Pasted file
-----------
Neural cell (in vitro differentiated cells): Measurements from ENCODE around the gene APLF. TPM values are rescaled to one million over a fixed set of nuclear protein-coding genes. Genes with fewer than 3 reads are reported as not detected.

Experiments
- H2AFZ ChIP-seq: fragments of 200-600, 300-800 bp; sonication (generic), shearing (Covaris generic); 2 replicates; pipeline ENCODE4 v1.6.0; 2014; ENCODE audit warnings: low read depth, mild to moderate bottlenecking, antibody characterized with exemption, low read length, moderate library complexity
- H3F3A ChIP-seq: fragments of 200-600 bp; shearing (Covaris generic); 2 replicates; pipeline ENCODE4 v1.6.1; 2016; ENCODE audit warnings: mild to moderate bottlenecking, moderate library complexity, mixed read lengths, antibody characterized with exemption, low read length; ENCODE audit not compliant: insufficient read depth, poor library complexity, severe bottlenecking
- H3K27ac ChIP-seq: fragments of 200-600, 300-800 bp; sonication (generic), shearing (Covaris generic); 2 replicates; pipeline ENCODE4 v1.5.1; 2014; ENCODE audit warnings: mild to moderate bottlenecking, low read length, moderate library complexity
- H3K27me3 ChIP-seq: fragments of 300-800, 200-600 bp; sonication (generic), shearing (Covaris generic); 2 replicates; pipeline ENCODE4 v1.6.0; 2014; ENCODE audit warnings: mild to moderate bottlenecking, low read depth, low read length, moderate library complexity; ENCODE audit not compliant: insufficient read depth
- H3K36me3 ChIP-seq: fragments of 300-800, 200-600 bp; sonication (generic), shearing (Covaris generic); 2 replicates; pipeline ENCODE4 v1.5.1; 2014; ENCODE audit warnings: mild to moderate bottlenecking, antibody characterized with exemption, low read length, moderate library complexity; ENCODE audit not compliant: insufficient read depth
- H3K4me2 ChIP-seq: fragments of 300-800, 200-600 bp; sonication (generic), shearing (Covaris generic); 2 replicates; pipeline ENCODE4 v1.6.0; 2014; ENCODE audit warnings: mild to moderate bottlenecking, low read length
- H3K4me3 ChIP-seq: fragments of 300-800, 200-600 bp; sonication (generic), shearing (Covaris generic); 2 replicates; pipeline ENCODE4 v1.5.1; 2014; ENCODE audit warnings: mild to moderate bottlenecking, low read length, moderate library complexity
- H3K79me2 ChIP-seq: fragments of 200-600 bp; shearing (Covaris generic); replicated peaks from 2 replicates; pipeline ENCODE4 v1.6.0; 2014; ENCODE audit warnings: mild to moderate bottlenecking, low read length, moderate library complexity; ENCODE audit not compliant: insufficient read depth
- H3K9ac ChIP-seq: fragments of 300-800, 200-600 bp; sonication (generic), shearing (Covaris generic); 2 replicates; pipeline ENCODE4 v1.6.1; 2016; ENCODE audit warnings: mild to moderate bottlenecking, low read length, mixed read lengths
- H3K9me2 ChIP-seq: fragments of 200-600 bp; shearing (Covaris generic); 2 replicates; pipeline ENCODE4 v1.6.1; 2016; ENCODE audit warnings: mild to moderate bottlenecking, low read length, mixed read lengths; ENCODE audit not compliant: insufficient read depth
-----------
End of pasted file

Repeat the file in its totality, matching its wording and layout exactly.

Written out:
Neural cell (in vitro differentiated cells): Measurements from ENCODE around the gene APLF. TPM values are rescaled to one million over a fixed set of nuclear protein-coding genes. Genes with fewer than 3 reads are reported as not detected.

Experiments
- H2AFZ ChIP-seq: fragments of 200-600, 300-800 bp; sonication (generic), shearing (Covaris generic); 2 replicates; pipeline ENCODE4 v1.6.0; 2014; ENCODE audit warnings: low read depth, mild to moderate bottlenecking, antibody characterized with exemption, low read length, moderate library complexity
- H3F3A ChIP-seq: fragments of 200-600 bp; shearing (Covaris generic); 2 replicates; pipeline ENCODE4 v1.6.1; 2016; ENCODE audit warnings: mild to moderate bottlenecking, moderate library complexity, mixed read lengths, antibody characterized with exemption, low read length; ENCODE audit not compliant: insufficient read depth, poor library complexity, severe bottlenecking
- H3K27ac ChIP-seq: fragments of 200-600, 300-800 bp; sonication (generic), shearing (Covaris generic); 2 replicates; pipeline ENCODE4 v1.5.1; 2014; ENCODE audit warnings: mild to moderate bottlenecking, low read length, moderate library complexity
- H3K27me3 ChIP-seq: fragments of 300-800, 200-600 bp; sonication (generic), shearing (Covaris generic); 2 replicates; pipeline ENCODE4 v1.6.0; 2014; ENCODE audit warnings: mild to moderate bottlenecking, low read depth, low read length, moderate library complexity; ENCODE audit not compliant: insufficient read depth
- H3K36me3 ChIP-seq: fragments of 300-800, 200-600 bp; sonication (generic), shearing (Covaris generic); 2 replicates; pipeline ENCODE4 v1.5.1; 2014; ENCODE audit warnings: mild to moderate bottlenecking, antibody characterized with exemption, low read length, moderate library complexity; ENCODE audit not compliant: insufficient read depth
- H3K4me2 ChIP-seq: fragments of 300-800, 200-600 bp; sonication (generic), shearing (Covaris generic); 2 replicates; pipeline ENCODE4 v1.6.0; 2014; ENCODE audit warnings: mild to moderate bottlenecking, low read length
- H3K4me3 ChIP-seq: fragments of 300-800, 200-600 bp; sonication (generic), shearing (Covaris generic); 2 replicates; pipeline ENCODE4 v1.5.1; 2014; ENCODE audit warnings: mild to moderate bottlenecking, low read length, moderate library complexity
- H3K79me2 ChIP-seq: fragments of 200-600 bp; shearing (Covaris generic); replicated peaks from 2 replicates; pipeline ENCODE4 v1.6.0; 2014; ENCODE audit warnings: mild to moderate bottlenecking, low read length, moderate library complexity; ENCODE audit not compliant: insufficient read depth
- H3K9ac ChIP-seq: fragments of 300-800, 200-600 bp; sonication (generic), shearing (Covaris generic); 2 replicates; pipeline ENCODE4 v1.6.1; 2016; ENCODE audit warnings: mild to moderate bottlenecking, low read length, mixed read lengths
- H3K9me2 ChIP-seq: fragments of 200-600 bp; shearing (Covaris generic); 2 replicates; pipeline ENCODE4 v1.6.1; 2016; ENCODE audit warnings: mild to moderate bottlenecking, low read length, mixed read lengths; ENCODE audit not compliant: insufficient read depth